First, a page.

Distance runner Green logs 50K miles
Even Michael Green shakes his head in disbelief.
When he ran onto the front steps of his home on West College Street in Troy at exactly 5:15 p.m. Friday, he officially logged 50,000 miles “on the run.”
“Fifty-thousand miles is a number that is impossible for a runner to even think about,” Green said, with a smile. “It’s a number that just doesn’t make any sense. But I guess, if you run long enough, you’ll eventually hit 50,000 miles.”
That milestone distance wasn’t a goal that Green had set for himself. “It just happened.”
But, he did plan to make that last mile one to remember.
“I thought about hitting mile 50,000 at a couple of places, the track at Troy University or the Quad, because Troy University has been such an important part of my training,” he said. “But, I decided to run home and for Su to be there to meet me.”
Green’s wife, Su, has been so supportive of her husband’s passion for running that it was a moment that was special for both of them.
And, as incredible as it seems that a runner could log 50,000 miles, it’s even more unbelievable that those are only Green’s “recorded miles.” There are many more miles – hundreds more — that were never logged and never calculated.
Green started running in his native England when he was only eight years old. From the first running effort that he remembers, he loved the “sport.”
“I was a very active – hyper – child and I was also a small person,” Green said. “I wasn’t attracted to soccer so my dad encouraged me to run. From the beginning, I had a passion for running.”
Green admits that he is not a team-minded person. He enjoys team sports as a spectator but, if he’s going to compete, he prefers an individual pursuit.
“If you win or lose, it’s because of yourself,” he said. “You are your own competition. It’s you against the clock. You train to improve and you know when you didn’t do your best. The outcome is up to you.”
Distance running is, for the most part, a solitary sport. And, so is the training – the long hours of running and going nowhere.
“It’s rather ironic,” Green said, laughing. “I run and run but I don’t go anywhere. I finish right where I started. I run and then I go get in the car and go home.”
So, the solitary “game” for a distance runner is “played” by only those who have a passion for the sport. They can’t really explain it. And, they don’t have to even understand it. They just run for the inner joy of it and to compete against themselves, primarily.
Green runs and/or trains seven days a week, beginning on Sunday. And, by Saturday night, he has usually logged quite a few miles, building up to 110 to 120 miles a week while in training for a 26.2-mile marathon.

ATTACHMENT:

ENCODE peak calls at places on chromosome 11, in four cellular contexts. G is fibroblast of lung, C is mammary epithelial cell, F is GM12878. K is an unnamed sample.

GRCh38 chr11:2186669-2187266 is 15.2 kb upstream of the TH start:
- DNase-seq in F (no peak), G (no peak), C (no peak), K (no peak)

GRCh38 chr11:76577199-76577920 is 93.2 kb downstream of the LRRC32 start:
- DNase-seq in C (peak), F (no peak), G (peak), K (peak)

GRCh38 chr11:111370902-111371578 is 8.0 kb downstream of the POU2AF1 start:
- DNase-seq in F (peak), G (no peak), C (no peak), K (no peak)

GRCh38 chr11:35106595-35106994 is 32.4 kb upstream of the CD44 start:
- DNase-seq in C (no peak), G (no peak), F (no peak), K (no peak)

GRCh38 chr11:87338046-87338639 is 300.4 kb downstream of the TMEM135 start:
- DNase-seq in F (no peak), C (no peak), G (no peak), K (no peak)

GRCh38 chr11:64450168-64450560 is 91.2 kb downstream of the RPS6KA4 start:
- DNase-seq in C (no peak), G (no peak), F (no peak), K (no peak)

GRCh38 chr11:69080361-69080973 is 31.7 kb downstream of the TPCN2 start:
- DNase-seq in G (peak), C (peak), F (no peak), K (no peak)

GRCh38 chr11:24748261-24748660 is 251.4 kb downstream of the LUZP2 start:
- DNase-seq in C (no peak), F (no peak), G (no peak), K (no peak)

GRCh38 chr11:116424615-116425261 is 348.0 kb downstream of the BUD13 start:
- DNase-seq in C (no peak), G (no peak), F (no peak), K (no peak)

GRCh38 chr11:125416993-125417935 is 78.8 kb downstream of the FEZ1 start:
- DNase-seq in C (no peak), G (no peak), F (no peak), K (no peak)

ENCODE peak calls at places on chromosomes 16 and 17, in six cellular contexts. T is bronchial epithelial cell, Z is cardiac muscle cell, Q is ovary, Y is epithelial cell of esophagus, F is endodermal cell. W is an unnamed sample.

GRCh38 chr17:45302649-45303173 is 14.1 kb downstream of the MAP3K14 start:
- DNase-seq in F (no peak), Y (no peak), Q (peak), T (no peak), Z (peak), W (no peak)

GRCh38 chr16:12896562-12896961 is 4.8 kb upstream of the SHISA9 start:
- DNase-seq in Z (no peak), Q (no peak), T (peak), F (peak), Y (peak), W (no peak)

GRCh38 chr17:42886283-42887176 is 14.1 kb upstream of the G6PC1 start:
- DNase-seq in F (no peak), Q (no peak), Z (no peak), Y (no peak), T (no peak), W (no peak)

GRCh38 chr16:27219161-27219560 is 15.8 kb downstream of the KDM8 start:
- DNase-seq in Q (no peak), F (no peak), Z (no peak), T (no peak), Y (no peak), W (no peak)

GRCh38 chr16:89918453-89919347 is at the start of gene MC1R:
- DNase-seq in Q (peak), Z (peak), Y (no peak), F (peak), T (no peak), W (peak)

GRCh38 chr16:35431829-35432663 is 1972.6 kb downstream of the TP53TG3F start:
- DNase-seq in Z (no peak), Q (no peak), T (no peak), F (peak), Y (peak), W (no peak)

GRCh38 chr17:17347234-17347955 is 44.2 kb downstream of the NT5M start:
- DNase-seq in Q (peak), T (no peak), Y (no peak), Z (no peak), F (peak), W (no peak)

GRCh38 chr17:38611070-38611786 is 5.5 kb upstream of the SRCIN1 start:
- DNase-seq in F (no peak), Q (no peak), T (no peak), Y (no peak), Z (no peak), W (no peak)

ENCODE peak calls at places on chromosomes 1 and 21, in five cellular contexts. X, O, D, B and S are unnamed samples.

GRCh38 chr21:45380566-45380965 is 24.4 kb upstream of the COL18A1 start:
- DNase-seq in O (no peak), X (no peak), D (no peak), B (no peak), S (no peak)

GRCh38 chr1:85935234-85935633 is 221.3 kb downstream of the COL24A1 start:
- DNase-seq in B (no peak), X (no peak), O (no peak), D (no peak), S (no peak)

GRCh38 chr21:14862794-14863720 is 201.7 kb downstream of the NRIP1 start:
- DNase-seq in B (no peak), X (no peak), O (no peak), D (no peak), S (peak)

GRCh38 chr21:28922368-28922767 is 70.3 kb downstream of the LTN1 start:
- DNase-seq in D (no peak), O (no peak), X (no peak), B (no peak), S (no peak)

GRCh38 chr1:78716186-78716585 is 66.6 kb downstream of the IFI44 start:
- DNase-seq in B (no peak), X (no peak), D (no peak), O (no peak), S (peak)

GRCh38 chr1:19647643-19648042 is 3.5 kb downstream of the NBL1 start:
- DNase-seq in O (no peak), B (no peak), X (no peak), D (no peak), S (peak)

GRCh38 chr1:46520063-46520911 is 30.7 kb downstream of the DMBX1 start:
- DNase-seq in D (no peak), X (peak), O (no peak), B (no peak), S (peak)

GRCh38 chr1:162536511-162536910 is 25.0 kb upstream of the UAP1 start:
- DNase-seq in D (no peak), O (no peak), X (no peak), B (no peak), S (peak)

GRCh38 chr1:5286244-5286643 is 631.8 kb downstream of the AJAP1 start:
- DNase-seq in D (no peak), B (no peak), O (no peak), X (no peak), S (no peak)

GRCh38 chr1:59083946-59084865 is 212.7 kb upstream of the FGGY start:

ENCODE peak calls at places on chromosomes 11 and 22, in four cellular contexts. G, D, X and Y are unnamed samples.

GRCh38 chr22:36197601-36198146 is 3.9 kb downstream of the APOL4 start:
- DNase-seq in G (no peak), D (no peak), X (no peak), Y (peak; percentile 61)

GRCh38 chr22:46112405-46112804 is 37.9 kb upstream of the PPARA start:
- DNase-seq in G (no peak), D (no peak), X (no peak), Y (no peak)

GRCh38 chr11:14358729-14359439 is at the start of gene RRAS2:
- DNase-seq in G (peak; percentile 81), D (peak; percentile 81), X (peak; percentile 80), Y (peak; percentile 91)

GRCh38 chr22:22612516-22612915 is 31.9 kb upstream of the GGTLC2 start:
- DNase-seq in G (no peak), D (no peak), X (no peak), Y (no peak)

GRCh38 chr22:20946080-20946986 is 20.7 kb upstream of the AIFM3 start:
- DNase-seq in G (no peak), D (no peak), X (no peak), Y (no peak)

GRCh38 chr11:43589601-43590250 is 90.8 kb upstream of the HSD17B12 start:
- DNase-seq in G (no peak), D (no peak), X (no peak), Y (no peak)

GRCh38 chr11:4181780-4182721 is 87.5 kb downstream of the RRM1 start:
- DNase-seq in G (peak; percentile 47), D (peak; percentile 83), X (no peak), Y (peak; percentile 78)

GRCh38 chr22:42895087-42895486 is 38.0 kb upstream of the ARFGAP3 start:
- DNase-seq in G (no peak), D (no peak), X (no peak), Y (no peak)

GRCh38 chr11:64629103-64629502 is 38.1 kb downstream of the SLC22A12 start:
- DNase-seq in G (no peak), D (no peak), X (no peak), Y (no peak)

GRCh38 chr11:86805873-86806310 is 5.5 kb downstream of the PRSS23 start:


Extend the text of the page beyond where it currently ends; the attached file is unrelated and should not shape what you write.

“Every now and then, I’ll take a day off but not often,” Green said. “A typical week for me is about 21 miles on Sunday, 10 on Monday, a speed session on the track and a few miles on Tuesday. Wednesday, I’ll run about 15 miles and Thursday will be another track session and run. Ten miles on Friday and on Saturday, I’ll do several miles in the morning and about four or five in the afternoon.”
Nobody forces Green to run so, when he feels like he needs to take a break, he’ll step away for a few days.
“But then I start missing it,” he said. “Running is wonderful. It’s fun. A main benefit for me has been discipline. Running is not a glamorous sport and it’s not a money sport. It’s a very personal sport.”
Since his dad started logging his runs when he was about 15 years old, Green has run 202 road races, 27 track races, 136 cross country races, 28 half-marathons and 10 marathons — three in London, three in Hartford, Conn., three in Huntsville and one in Scotland.
“The only one that I’ve won was Huntsville in 2003,” he said. “But I’m running to improve my times every time I run. My best marathon was 2.18.11 in 2004. My goal is always to train and be ready and to do my best.”
In a couple of weeks, Green will compete in the London Marathon, which is a world-class event.
“It’s an open event with two elite classes,” he said. “The World Class Elite will be the top runners. I’ll be in the second tier, the International Elite.”
There will be about 40,000 runners and the three top British runners who finish will qualify for the 2010 Commonwealth Games in India. The 2012 London Marathon will be a qualifier for the 2012 Summer Olympic Games in London.
Michael Green, the “Brit” that he is and the competitor that he is, would like nothing better than to be a member of that team.
“When you have a goal you have to take a first step toward it,” he said. “You have to make the changes that you must make and do what must be done, unless you do, it’s just a pipe dream.”
Michael Green isn’t into pipe dreams. He’s run way too far for that.